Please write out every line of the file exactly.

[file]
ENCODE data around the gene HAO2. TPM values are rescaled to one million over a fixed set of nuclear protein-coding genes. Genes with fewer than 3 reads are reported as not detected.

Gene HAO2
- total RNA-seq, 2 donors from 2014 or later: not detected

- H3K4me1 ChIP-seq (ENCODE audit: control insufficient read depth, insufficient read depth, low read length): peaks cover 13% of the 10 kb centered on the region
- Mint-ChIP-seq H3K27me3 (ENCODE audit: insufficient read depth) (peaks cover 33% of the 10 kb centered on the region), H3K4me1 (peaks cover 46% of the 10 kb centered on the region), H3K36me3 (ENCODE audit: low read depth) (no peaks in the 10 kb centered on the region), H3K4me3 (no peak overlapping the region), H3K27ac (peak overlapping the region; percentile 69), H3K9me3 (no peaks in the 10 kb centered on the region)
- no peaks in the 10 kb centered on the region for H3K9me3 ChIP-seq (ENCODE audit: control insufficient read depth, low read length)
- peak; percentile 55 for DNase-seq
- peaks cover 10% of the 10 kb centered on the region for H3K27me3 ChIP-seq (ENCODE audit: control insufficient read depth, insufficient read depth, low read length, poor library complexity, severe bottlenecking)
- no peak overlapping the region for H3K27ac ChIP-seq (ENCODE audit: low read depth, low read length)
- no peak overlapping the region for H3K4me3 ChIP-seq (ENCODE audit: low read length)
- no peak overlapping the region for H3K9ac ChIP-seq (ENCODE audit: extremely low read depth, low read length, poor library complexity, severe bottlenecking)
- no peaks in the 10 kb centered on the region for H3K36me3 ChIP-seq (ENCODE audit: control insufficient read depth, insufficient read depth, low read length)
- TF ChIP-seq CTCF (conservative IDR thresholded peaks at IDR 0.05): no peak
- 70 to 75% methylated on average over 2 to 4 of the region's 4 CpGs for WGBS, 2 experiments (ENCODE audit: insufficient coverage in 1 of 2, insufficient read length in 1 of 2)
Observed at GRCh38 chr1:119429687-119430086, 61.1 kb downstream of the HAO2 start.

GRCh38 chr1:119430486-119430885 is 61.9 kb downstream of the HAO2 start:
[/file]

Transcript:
ENCODE data around the gene HAO2. TPM values are rescaled to one million over a fixed set of nuclear protein-coding genes. Genes with fewer than 3 reads are reported as not detected.

Gene HAO2
- total RNA-seq, 2 donors from 2014 or later: not detected

- H3K4me1 ChIP-seq (ENCODE audit: control insufficient read depth, insufficient read depth, low read length): peaks cover 13% of the 10 kb centered on the region
- Mint-ChIP-seq H3K27me3 (ENCODE audit: insufficient read depth) (peaks cover 33% of the 10 kb centered on the region), H3K4me1 (peaks cover 46% of the 10 kb centered on the region), H3K36me3 (ENCODE audit: low read depth) (no peaks in the 10 kb centered on the region), H3K4me3 (no peak overlapping the region), H3K27ac (peak overlapping the region; percentile 69), H3K9me3 (no peaks in the 10 kb centered on the region)
- no peaks in the 10 kb centered on the region for H3K9me3 ChIP-seq (ENCODE audit: control insufficient read depth, low read length)
- peak; percentile 55 for DNase-seq
- peaks cover 10% of the 10 kb centered on the region for H3K27me3 ChIP-seq (ENCODE audit: control insufficient read depth, insufficient read depth, low read length, poor library complexity, severe bottlenecking)
- no peak overlapping the region for H3K27ac ChIP-seq (ENCODE audit: low read depth, low read length)
- no peak overlapping the region for H3K4me3 ChIP-seq (ENCODE audit: low read length)
- no peak overlapping the region for H3K9ac ChIP-seq (ENCODE audit: extremely low read depth, low read length, poor library complexity, severe bottlenecking)
- no peaks in the 10 kb centered on the region for H3K36me3 ChIP-seq (ENCODE audit: control insufficient read depth, insufficient read depth, low read length)
- TF ChIP-seq CTCF (conservative IDR thresholded peaks at IDR 0.05): no peak
- 70 to 75% methylated on average over 2 to 4 of the region's 4 CpGs for WGBS, 2 experiments (ENCODE audit: insufficient coverage in 1 of 2, insufficient read length in 1 of 2)
Observed at GRCh38 chr1:119429687-119430086, 61.1 kb downstream of the HAO2 start.

GRCh38 chr1:119430486-119430885 is 61.9 kb downstream of the HAO2 start: